Herzbergs Two-Factor TheoryHygiene Factor - work condition related to dissatisfaction caused by discomfort or pain

maintenance factor contributes to employees feeling not dissatisfied contributes to absence of complaints

Motivation Factor - work condition related to the satisfaction of the need for psychological growth

job enrichment leads to superior performance & effort

Motivation-Hygiene Theory of Motivation Company policy & administration Supervision Interpersonal relations Working conditions Salary Status Security

Motivation factors increase job satisfaction

Hygiene factors avoid job dissatisfaction

Achievement Achievement recognition Work itself Responsibility Advancement Growth

Salary?

Equity Theory People are motivated to seek social equity in the

rewards they receive for performance. Equity is an individuals belief that the treatment he or she receives is fair relative to the treatment received by others. Individuals view the value of rewards (outcomes) and inputs of effort as ratios and make subjective comparisons of themselves to other people:Outcomes (self) Inputs (self) = Outcomes (other) Inputs (other)

Motivational Theory of Social ExchangeComparison other Outcomes = Outcomes Inputs Inputs Outcomes < Inputs Outcomes > Inputs Outcomes Inputs Outcomes Inputs Person

Equity Negative Inequity Positive Inequity

Strategies for Resolution of Inequity Alter the persons outcomes Alter the persons inputs Alter the comparison others outputs Alter the comparison others inputs Change who is used as a comparison other Rationalize the inequity Leave the organizational situation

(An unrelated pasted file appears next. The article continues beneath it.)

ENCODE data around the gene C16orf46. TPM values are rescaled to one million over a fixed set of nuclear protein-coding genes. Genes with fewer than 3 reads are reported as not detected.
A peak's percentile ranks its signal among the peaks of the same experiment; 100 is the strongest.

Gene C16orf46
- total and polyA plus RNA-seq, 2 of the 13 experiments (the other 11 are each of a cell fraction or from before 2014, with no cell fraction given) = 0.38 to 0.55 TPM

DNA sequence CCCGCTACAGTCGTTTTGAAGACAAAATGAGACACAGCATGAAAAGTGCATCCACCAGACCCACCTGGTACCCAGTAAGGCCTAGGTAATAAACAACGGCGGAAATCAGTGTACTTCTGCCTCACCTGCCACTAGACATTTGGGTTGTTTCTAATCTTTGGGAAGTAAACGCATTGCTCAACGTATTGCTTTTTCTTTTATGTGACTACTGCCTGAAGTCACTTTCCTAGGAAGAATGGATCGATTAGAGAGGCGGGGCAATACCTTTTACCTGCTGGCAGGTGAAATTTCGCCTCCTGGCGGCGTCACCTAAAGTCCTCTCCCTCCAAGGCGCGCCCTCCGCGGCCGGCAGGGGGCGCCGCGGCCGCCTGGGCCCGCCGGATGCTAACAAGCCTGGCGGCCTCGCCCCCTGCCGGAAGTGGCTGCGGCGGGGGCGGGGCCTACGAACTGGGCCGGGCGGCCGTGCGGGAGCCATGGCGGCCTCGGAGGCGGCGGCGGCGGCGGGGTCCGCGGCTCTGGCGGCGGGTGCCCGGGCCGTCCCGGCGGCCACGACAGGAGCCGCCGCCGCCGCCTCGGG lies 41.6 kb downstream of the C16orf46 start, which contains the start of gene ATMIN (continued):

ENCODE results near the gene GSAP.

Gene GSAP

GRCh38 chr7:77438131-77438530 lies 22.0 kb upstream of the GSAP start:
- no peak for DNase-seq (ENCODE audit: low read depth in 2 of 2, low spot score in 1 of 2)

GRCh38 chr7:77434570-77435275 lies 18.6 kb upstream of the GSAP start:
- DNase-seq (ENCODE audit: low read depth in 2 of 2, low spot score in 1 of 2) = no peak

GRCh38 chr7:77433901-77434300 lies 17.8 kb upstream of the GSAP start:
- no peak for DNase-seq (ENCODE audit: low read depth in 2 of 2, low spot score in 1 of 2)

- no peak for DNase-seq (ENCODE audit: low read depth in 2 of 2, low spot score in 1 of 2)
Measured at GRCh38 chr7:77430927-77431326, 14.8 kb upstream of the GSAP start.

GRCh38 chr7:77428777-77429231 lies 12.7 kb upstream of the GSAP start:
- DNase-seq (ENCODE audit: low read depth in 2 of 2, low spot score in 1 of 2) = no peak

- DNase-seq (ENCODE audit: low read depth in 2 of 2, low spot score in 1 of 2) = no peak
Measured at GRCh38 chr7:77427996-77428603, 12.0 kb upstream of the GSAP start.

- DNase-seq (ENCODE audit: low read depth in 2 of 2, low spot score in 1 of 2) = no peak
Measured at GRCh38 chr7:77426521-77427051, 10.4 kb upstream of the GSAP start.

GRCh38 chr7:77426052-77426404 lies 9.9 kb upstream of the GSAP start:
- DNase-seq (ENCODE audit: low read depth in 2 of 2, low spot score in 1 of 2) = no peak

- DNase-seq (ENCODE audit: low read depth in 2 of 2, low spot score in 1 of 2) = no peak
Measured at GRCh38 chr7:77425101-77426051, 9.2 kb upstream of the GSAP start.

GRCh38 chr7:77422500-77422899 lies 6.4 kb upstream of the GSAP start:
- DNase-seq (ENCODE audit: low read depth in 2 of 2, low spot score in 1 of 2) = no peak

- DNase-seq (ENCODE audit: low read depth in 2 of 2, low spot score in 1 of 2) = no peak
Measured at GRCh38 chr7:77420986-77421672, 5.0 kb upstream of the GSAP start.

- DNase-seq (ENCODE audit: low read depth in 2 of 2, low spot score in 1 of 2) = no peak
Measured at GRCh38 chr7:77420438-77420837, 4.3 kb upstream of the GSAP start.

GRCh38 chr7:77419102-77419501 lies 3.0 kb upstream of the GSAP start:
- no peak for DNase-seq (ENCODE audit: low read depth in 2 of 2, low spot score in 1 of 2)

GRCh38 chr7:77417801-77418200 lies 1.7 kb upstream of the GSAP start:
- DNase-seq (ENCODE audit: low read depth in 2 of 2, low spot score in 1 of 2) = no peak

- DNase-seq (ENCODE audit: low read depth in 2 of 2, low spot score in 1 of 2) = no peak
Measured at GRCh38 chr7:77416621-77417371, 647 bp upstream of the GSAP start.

Expectancy Theory of Motivation: Key ConstructsValence - value or importance placed on a particular reward Expectancy - belief that effort leads to performance Instrumentality - belief that performance is related to rewards

Expectancy Model of Motivation

Effort

Performance

Reward

Perceived effort performance probability

Perceived performance reward probability

Perceived value of reward

If I work hard, will I get the job done?

What rewards will I get when the job is well done?

What rewards do I value?

Porter-Lawler Extension of Expectancy Theory Assumptions:

If performance in an organization results in equitable and fair rewards, people will be more satisfied. High performance can lead to rewards and high satisfaction. Types of rewards: Extrinsic rewardsoutcomes set and awarded by external parties (e.g., pay and promotions). Intrinsic rewardsoutcomes that are internal to the individual (e.g., self-esteem and feelings of accomplishment).

Porter-Lawler Extension of Expectancy Theory

Goal-Setting Theory Assumptions Behavior is a result of conscious goals and intentions. Setting goals influences the behavior of people in organizations. Characteristics of Goals Goal difficulty Extent to which a goal is challenging and requires effort. People work harder to achieve more difficult goals. Goals should be difficult but attainable.

Characteristics of Goals (contd) Goal specificity Clarity and precision of the goal. Goals vary in their ability to be stated specifically. Acceptance The extent to which persons accept a goal as their own. Commitment The extent to which an individual is personally interested in reaching a goal.

Reinforcement Theory Reinforcement Theory

The role of rewards as they cause behavior to change or remain the same over time. Assumes that:

Behavior that results in rewarding consequences is likely to be repeated, whereas behavior that results in punishing consequences is less likely to be repeated.